At this juncture I am faced with an important question. How am I going to quilt this monster? You can quilt something is large on a home sewing machine. And by that I mean *you can* I am not that talented. I have done 2 smaller quilts and wrestled through the quilting process. Thank fully there’s another, wonderful, alternative: Longarm quilting. This is where you have a room sized machine with big rollers and smooth controls and you move the needle around the fabric instead of having to move the fabric around the needle like you would on a home machine. These aren’t cheap and it’s not something I will likely ever plan on owning. Thankfully for me though, Colorado Fabric has 2. One to rent time on and one to do it *automatically*. For this quilt I decided to do the automatically route, and to plan on taking the certification course sometime in 2018 to do my own stuff on the next quilt. I bundled up my quilt and backing and headed to Aurora to pay a visit to Colorado Fabrics!! (Again too, since I got my backing there yesterday 😛 I’m speedy).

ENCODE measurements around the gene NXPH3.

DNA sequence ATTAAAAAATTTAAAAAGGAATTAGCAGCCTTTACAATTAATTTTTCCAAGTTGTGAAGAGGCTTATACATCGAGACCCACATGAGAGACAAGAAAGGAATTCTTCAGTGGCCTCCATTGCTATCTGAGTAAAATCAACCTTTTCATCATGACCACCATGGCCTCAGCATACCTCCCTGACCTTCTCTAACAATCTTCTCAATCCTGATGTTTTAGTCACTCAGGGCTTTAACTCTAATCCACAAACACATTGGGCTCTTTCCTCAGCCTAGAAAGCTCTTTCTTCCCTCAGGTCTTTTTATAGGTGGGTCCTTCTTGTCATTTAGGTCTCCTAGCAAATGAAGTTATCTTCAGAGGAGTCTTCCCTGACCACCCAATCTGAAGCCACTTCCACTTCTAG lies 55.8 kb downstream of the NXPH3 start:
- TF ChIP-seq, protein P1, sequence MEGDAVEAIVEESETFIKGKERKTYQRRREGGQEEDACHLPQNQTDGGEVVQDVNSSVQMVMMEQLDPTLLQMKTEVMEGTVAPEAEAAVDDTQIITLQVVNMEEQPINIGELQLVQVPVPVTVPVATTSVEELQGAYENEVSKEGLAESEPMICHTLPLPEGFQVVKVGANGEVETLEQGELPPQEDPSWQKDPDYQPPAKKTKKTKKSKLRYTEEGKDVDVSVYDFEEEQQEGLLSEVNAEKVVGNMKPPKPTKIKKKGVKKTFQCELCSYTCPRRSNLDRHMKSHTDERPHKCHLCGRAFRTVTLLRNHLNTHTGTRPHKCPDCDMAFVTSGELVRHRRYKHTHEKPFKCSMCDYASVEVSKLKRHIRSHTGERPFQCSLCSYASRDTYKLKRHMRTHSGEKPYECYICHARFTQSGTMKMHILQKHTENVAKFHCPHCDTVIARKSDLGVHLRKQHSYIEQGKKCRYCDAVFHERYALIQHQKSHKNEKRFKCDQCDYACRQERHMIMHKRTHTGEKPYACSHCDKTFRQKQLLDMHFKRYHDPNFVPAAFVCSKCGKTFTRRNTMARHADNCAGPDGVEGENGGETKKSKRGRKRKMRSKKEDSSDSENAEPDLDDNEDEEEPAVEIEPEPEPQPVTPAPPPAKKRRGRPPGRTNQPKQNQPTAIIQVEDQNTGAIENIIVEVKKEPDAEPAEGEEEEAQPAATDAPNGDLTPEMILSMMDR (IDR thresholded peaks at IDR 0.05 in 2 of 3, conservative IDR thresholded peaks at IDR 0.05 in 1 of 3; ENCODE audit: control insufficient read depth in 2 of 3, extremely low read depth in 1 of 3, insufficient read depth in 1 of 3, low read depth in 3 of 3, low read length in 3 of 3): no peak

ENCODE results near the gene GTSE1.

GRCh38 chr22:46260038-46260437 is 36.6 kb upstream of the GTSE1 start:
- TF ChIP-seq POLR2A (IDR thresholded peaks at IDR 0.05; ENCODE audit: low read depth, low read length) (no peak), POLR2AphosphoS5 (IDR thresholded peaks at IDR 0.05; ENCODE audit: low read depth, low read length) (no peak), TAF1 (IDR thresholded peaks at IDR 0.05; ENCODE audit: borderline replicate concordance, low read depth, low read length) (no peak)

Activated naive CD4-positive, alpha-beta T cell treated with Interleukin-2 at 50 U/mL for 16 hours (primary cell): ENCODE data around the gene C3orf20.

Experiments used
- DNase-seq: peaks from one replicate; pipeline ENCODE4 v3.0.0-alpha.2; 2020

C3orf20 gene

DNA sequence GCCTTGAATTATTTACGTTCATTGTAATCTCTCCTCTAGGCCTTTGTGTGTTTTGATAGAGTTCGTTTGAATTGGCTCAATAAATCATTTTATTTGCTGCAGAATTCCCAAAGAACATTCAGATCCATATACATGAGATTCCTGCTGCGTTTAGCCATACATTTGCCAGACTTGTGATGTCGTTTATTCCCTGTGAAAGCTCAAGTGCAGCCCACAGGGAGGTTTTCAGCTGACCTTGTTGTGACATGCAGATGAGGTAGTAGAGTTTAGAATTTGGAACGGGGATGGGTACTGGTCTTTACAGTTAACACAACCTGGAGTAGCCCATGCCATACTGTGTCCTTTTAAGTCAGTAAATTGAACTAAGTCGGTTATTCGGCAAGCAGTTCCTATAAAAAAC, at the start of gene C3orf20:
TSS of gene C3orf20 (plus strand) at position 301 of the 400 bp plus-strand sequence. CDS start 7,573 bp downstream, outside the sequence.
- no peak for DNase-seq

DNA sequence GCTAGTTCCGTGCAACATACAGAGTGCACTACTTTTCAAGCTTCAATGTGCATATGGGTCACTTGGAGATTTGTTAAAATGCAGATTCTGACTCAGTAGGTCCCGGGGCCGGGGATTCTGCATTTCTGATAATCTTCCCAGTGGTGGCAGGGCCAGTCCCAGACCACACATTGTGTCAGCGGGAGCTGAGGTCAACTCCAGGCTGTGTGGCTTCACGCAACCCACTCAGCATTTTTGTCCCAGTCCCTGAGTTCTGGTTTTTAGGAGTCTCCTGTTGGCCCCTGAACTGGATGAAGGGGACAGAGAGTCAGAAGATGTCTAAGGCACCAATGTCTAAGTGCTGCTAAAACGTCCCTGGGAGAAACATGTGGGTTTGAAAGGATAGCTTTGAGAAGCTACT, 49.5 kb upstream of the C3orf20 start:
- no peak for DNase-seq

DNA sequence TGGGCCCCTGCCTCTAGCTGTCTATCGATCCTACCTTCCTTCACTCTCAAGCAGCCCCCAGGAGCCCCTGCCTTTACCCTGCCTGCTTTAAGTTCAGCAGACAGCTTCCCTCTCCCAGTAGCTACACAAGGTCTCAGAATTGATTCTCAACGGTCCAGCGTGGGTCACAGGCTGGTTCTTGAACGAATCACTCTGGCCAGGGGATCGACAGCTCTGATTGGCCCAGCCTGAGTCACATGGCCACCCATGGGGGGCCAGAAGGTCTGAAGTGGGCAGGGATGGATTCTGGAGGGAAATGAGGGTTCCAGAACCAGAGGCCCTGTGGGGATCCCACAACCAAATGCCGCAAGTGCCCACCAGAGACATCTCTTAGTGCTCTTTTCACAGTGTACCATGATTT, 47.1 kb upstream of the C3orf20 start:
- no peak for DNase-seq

I was a little nervous about what the professionals might say about my quilt, the seams don’t line up, the seams on the back go every which way, but all my fears were for naught. They loved it and were super supportive of anyone doing or attempting to do sewing. It was wonderful and they were very helpful. We picked out a grey and black variegated thread for the top quilt (tricky since I have literally ALL the color across the front) and a dark blue for the backing. They have hundreds of patterns that the automatic long arm machine can do for the quilt stitching. A lot of them where really impressive, some deer, octopus, flowers and bees, it was amazing. I decided to go with the same one that they used for their TARDIS quilt, it’s called Clockwork and it’s very wibbly wobbly timey whimey. I loved it. It’s now sitting at the store awaiting it’s turn to be quilted. I should have something back around Jan 12th and then it’s on to the final (and most stressful) stage, the binding/final edging!
Until then, I hope you all had a wonderful Holiday Season and a Happy New Year! Start planning those 2018 crafts!!